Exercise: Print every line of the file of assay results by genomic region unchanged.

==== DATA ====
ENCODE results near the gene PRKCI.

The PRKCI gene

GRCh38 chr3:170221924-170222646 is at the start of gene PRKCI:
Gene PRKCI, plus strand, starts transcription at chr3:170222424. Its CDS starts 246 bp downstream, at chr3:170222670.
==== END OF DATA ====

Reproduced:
ENCODE results near the gene PRKCI.

The PRKCI gene

GRCh38 chr3:170221924-170222646 is at the start of gene PRKCI:
Gene PRKCI, plus strand, starts transcription at chr3:170222424. Its CDS starts 246 bp downstream, at chr3:170222670.